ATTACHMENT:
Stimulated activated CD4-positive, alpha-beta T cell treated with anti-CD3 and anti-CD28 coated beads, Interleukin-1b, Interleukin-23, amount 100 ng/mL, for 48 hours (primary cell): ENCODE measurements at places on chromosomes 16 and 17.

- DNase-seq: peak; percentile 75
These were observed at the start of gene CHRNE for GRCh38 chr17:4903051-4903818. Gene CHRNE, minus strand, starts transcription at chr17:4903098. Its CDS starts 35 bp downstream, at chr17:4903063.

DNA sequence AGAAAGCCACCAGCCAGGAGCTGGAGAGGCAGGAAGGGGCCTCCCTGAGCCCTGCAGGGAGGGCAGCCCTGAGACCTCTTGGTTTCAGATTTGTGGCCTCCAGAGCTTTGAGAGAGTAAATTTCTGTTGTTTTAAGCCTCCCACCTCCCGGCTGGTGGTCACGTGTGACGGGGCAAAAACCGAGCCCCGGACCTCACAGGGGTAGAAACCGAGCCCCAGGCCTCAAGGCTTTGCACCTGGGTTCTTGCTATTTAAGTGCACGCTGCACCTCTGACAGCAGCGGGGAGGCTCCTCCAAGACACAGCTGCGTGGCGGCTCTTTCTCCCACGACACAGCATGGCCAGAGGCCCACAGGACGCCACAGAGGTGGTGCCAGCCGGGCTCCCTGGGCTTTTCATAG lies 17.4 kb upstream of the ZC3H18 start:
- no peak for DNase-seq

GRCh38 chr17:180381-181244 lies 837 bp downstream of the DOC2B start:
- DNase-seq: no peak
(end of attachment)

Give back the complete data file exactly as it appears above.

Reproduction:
Stimulated activated CD4-positive, alpha-beta T cell treated with anti-CD3 and anti-CD28 coated beads, Interleukin-1b, Interleukin-23, amount 100 ng/mL, for 48 hours (primary cell): ENCODE measurements at places on chromosomes 16 and 17.

- DNase-seq: peak; percentile 75
These were observed at the start of gene CHRNE for GRCh38 chr17:4903051-4903818. Gene CHRNE, minus strand, starts transcription at chr17:4903098. Its CDS starts 35 bp downstream, at chr17:4903063.

DNA sequence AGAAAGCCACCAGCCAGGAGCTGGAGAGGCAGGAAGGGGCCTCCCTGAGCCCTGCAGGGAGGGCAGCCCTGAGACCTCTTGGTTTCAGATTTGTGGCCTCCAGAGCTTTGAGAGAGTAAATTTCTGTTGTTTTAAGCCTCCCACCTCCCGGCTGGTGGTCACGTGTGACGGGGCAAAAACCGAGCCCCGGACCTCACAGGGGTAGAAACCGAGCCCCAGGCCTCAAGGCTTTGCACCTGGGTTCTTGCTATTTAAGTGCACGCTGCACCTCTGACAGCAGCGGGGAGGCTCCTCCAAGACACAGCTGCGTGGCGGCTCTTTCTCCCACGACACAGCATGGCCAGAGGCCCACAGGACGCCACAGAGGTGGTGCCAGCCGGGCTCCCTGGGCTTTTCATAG lies 17.4 kb upstream of the ZC3H18 start:
- no peak for DNase-seq

GRCh38 chr17:180381-181244 lies 837 bp downstream of the DOC2B start:
- DNase-seq: no peak